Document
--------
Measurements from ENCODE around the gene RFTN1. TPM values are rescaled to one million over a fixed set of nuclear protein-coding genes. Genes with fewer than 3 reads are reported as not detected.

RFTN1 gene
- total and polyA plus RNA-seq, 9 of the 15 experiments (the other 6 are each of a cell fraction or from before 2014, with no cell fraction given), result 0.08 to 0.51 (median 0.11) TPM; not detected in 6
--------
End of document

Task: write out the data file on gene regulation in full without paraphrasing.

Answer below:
Measurements from ENCODE around the gene RFTN1. TPM values are rescaled to one million over a fixed set of nuclear protein-coding genes. Genes with fewer than 3 reads are reported as not detected.

RFTN1 gene
- total and polyA plus RNA-seq, 9 of the 15 experiments (the other 6 are each of a cell fraction or from before 2014, with no cell fraction given), result 0.08 to 0.51 (median 0.11) TPM; not detected in 6